Stand Your Ground has let many shooters walk free, despite their questionable justification of deadly force. In 2016, a Muslim man, Ziad Abu Naim, and his wife, Lisa Aimone, nearly got into a car accident at an intersection. When confronted with a BMW, driven by Robert Klimek, Abu Naim braked to allow the other car to pass, but the BMW turned and pulled alongside his car. When Klimek rolled his window down and yelled “Go back to Islam!” Abu Naim stepped out of his car. A single gunshot later, Abu Naim was on the ground.
A Harris County ground jury declined to indict Klimek on any charges; his attorneys invoked Stand Your Ground, since it applies to cars, too, and claimed he acted in self-defense. Klimek’s attorneys claimed that Abu Naim had reached through his car window to strike him, but Aimone said there wasn’t enough time between when he exited the car and when the gun fired for him to reach Klimek; she believes that Klimek had the gun ready when he pulled up to them. Ironically, Abu Naim also owned a gun, but he kept it locked in his glovebox.
Abu Naim’s case is only one of many, and the controversy surrounding Stand Your Ground is only one of several contested Texas gun laws. Texas also has no restrictions on assault weapons or magazine capacities. Furthermore, the state legislature has legalized open carry of handguns for those with an LTC, provided that the firearm remains in a holster. And did you know there’s no rule prohibiting public, open carry of “long guns,” including rifles and shotguns?
These laws may shelter those that use guns for the right reasons — hunting, collecting, sport, protection — but they also make it a lot easier for mass shooters to get their hands on killing machines. The El Paso and Odessa-Midland shootings underscore the need for gun reform.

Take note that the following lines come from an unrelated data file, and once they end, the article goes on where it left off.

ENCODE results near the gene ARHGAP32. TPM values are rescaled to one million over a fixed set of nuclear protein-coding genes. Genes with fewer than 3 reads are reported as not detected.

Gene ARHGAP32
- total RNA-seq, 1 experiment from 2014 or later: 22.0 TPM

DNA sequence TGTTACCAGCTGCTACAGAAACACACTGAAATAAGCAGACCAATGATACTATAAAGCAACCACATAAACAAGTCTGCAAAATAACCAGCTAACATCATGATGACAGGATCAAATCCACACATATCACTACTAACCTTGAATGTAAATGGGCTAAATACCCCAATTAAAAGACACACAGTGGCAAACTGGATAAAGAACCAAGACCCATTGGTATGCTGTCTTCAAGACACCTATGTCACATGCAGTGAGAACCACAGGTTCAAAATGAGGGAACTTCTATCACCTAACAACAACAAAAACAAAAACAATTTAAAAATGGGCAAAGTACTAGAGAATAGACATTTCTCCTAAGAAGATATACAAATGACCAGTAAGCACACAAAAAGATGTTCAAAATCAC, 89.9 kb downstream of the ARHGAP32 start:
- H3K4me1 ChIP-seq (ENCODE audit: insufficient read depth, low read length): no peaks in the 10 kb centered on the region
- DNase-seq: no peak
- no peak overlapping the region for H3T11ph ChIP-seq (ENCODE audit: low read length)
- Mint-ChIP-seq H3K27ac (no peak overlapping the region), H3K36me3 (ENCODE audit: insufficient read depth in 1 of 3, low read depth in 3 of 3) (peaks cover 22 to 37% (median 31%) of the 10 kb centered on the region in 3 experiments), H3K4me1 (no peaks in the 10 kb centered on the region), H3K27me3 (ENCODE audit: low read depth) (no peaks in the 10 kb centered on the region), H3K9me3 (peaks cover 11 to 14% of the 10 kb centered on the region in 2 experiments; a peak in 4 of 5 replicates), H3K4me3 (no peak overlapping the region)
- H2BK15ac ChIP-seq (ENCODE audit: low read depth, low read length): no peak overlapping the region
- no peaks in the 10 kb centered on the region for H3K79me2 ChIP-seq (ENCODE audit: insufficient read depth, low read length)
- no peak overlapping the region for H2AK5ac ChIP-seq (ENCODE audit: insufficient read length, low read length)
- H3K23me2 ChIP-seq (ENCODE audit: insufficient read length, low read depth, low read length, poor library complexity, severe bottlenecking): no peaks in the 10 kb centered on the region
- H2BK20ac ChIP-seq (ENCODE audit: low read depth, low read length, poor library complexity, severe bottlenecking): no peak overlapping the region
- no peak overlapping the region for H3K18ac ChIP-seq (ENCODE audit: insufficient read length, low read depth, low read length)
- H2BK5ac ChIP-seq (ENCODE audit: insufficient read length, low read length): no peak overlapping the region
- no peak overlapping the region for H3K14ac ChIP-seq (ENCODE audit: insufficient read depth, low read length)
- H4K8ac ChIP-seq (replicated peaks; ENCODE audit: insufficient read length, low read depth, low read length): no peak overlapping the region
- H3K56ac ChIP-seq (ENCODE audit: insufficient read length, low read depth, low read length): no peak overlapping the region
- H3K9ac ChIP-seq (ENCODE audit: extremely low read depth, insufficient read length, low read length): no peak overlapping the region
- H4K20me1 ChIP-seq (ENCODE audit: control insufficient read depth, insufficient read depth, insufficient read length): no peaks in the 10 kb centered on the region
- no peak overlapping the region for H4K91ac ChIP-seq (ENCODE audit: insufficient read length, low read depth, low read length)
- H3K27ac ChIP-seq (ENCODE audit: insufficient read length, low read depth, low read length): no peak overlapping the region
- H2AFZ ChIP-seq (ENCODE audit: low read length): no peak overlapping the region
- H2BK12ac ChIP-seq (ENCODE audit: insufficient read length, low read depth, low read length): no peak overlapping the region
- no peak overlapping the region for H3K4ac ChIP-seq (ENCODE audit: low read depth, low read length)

The El Paso killer admitted to ordering a semiautomatic weapon from Romania, which he had to pick up in a licensed gun store. He passed the federally-mandated background check and legally acquired his weapon and ammo of choice. The day of the shooting, he walked into Walmart with his loaded rifle and sound-cancelling headphones and opened fire, killing 22 people and injuring more.
The Odessa-Midland murderer actually failed a background check in 2014 because a court had deemed him “mentally unfit”; however, he bypassed this obstruction by simply purchasing his gun from a private vendor. His drive-by spree killed seven and left more than 25 other victims injured.
The fact these shooters were acting within their rights until they pulled the trigger should be unacceptable. Why should we let people just walk around toting assault rifles? Why do we even let people purchase these kinds of gun? Why does an average Joe need a weapon that was specifically designed to kill several targets in mere seconds?
Surprise, surprise: Gun control is a contentious topic in America. It’s a topic that’s politically-charged and polarizing, and both sides of the discussion make good points. The Second Amendment protects us from government tyranny, but it’s also enabled countless individuals to harm others. We don’t need an outright ban on all guns, but we could at least make it more difficult for killers to devastate innocent people’s lives.